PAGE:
Coronavirus market panic is an overreaction says Allianz CEO

But one global wealth advisor says complacency is a risk for investors

Coronavirus market panic is an overreaction says Allianz CEO
Steve Randall

The continued spread of the Covid-19 coronavirus outbreak has prompted a sell-off in the markets with investors seeking safer places for their wealth.

But this is an overreaction according to the CEO of global financial services firm Allianz SE. Oliver Baete told Bloomberg that with the virus not yet declared a pandemic, he is more concerned about the safety and health of his staff from what he called a “strong flu.”

“There’s a lot of panic at that moment that’s not warranted,” said Baete. “Short-term economic activity will contract and it will have an impact on global GDP, but it’s not like the world will end tomorrow.”

The leader’s concern for his employees is matched by other major financial services firms including UBS, BofA, and Credit Suisse, who have all made contingency plans to keep staff working in their Asian operations while limiting their risk of exposure to the virus.

The Allianz boss’ view of the market reaction is shared by the chief financial analyst of who says investors should hold their nerve and focus on the long-term.

“Coronavirus fears are hitting financial markets, driving stock prices lower and bond yields to record lows as investors stampede to safety,” said Greg McBride, CFA. “Don’t let short-term concerns cloud your long-term thinking and prompt you into knee-jerk reactions. Stay the course, and if you’ve been waiting for a better buying opportunity, the stock market is 3% cheaper [Monday] than it was Friday.”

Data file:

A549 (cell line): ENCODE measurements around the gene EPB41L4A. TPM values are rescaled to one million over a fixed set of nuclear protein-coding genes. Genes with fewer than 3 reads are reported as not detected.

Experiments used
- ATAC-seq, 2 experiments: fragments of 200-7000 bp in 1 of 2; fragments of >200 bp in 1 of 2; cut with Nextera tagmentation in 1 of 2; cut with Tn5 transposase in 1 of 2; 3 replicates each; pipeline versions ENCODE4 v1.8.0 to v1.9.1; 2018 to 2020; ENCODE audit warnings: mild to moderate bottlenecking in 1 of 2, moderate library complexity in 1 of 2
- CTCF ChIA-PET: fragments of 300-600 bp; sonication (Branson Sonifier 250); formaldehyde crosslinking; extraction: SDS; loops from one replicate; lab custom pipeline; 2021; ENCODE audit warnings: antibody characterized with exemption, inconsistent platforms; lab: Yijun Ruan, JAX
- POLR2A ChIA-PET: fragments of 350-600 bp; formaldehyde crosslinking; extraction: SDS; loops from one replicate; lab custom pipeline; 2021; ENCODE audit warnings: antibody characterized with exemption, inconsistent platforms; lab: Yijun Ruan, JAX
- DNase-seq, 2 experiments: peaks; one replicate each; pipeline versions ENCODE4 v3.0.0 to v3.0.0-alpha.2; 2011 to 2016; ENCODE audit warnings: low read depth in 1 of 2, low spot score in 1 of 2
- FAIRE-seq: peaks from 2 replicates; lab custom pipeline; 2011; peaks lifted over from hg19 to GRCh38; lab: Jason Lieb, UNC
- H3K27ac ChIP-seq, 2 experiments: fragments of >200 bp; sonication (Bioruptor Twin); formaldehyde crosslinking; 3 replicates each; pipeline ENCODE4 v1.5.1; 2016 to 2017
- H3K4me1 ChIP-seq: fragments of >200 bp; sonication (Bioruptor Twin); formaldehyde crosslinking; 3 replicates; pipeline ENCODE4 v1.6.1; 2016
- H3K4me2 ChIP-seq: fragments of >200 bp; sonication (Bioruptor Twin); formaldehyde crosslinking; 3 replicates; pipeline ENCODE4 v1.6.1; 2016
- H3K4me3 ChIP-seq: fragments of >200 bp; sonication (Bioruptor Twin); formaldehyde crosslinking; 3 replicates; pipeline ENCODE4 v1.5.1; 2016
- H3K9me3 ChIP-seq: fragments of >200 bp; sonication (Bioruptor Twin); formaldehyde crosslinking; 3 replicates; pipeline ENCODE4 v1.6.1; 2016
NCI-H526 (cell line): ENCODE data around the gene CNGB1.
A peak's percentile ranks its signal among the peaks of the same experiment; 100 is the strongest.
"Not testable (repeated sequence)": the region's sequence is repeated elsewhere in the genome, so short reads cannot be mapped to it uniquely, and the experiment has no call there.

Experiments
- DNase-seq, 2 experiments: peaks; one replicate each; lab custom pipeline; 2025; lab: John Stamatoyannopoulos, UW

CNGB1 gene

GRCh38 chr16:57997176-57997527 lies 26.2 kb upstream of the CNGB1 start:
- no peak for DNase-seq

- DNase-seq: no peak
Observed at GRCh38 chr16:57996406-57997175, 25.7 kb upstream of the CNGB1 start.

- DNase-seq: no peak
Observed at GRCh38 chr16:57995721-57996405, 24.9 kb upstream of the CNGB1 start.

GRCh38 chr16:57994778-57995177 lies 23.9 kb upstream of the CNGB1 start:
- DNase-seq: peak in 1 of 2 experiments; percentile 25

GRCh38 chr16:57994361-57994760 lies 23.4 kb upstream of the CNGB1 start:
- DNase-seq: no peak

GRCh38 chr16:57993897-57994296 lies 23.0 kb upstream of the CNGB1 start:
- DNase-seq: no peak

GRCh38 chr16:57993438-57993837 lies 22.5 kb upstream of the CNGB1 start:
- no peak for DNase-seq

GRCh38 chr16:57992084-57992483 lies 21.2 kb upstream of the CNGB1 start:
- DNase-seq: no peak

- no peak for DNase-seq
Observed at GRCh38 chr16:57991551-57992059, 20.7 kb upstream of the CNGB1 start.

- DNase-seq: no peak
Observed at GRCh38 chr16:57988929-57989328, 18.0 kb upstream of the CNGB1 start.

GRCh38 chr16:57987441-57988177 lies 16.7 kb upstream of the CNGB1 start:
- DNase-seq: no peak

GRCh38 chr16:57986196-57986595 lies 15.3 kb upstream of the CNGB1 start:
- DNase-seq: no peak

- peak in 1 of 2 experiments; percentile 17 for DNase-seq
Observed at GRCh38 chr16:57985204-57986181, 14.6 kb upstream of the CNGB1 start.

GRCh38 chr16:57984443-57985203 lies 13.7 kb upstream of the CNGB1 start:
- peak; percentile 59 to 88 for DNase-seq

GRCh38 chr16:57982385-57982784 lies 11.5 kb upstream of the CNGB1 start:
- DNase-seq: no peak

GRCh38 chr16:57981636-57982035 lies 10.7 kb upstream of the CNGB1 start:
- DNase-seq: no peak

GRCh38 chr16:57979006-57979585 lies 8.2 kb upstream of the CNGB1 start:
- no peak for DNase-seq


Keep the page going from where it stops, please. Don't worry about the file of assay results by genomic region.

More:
Complacency warning
However, Nigel Greene, CEO of global financial advisory deVere Group says that complacent investors are at risk from a coronavirus-triggered market correction of up to 10%.

He noted that the downturn for the markets seen this week is likely to be short-lived as stocks rebound to record highs. But that may not be a good thing.

“This is because many investors remain complacent about the far-reaching impact of coronavirus, which is continuing to spread – and at a faster pace. This will inevitably hit financial markets and investors’ complacency leaves many wide open to nasty surprises,” he warned.

Green said that profit warnings and supply chain disruption from major companies is likely to impact performance further down the line. And he noted the shaky status of several key components of the global economy.

“Coronavirus has struck at a time when major economies, including Japan, Germany, India and Hong Kong are facing a downturn due to other factors such as the U.S.-China trade dispute and political protestors, which could hit the world economy,” he said.

The wealth advisor added that the resilience of stocks could mean a painful lesson for investors with an increasing likelihood of a 10% correction for equity markets unless world governments mitigate the coronavirus impact by stimulating market liquidity.

“Against this backdrop and with the ongoing uncertainty over the direction of stocks and other risk assets, multi-asset portfolios might be favoured by global investors, given that they offer diversification of risk as well as of return,” Green advised.